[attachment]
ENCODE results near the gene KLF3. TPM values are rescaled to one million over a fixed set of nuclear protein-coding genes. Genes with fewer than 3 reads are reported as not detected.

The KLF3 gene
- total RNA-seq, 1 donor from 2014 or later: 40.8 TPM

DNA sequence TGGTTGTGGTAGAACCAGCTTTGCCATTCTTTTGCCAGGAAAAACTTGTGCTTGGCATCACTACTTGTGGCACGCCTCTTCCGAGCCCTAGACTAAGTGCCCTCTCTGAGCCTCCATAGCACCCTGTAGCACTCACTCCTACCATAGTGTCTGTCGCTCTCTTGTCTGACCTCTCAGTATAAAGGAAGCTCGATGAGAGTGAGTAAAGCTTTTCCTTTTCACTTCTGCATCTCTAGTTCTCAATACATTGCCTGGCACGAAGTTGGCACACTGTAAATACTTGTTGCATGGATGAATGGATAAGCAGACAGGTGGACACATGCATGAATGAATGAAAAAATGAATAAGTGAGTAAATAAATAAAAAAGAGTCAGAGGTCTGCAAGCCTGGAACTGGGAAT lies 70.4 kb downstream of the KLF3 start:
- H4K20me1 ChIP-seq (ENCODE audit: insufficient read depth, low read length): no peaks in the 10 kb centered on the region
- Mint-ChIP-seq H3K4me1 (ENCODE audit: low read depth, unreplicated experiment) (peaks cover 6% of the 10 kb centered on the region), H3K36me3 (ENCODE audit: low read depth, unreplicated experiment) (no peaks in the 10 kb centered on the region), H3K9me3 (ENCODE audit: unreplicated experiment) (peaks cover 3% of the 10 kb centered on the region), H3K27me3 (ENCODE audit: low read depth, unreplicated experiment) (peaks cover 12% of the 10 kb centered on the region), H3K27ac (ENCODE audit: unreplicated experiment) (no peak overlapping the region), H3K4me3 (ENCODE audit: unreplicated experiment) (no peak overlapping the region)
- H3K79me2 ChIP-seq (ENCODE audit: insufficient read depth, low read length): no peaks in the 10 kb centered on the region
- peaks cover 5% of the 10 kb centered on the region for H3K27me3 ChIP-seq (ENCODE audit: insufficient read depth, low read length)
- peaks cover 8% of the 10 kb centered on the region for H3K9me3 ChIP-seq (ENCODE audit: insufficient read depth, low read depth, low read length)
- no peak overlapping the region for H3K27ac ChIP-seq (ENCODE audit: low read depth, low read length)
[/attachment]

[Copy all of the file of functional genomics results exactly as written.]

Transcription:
ENCODE results near the gene KLF3. TPM values are rescaled to one million over a fixed set of nuclear protein-coding genes. Genes with fewer than 3 reads are reported as not detected.

The KLF3 gene
- total RNA-seq, 1 donor from 2014 or later: 40.8 TPM

DNA sequence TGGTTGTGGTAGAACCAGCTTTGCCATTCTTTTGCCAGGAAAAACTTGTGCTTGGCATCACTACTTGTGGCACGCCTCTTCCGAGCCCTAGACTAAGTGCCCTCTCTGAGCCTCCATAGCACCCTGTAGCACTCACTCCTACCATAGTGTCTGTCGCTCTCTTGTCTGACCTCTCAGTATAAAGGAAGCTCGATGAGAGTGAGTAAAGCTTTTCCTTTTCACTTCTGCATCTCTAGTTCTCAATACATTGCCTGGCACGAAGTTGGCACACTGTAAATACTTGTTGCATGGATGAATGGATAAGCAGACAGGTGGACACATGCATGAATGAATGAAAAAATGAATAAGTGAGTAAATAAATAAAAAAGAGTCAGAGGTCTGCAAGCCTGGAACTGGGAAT lies 70.4 kb downstream of the KLF3 start:
- H4K20me1 ChIP-seq (ENCODE audit: insufficient read depth, low read length): no peaks in the 10 kb centered on the region
- Mint-ChIP-seq H3K4me1 (ENCODE audit: low read depth, unreplicated experiment) (peaks cover 6% of the 10 kb centered on the region), H3K36me3 (ENCODE audit: low read depth, unreplicated experiment) (no peaks in the 10 kb centered on the region), H3K9me3 (ENCODE audit: unreplicated experiment) (peaks cover 3% of the 10 kb centered on the region), H3K27me3 (ENCODE audit: low read depth, unreplicated experiment) (peaks cover 12% of the 10 kb centered on the region), H3K27ac (ENCODE audit: unreplicated experiment) (no peak overlapping the region), H3K4me3 (ENCODE audit: unreplicated experiment) (no peak overlapping the region)
- H3K79me2 ChIP-seq (ENCODE audit: insufficient read depth, low read length): no peaks in the 10 kb centered on the region
- peaks cover 5% of the 10 kb centered on the region for H3K27me3 ChIP-seq (ENCODE audit: insufficient read depth, low read length)
- peaks cover 8% of the 10 kb centered on the region for H3K9me3 ChIP-seq (ENCODE audit: insufficient read depth, low read depth, low read length)
- no peak overlapping the region for H3K27ac ChIP-seq (ENCODE audit: low read depth, low read length)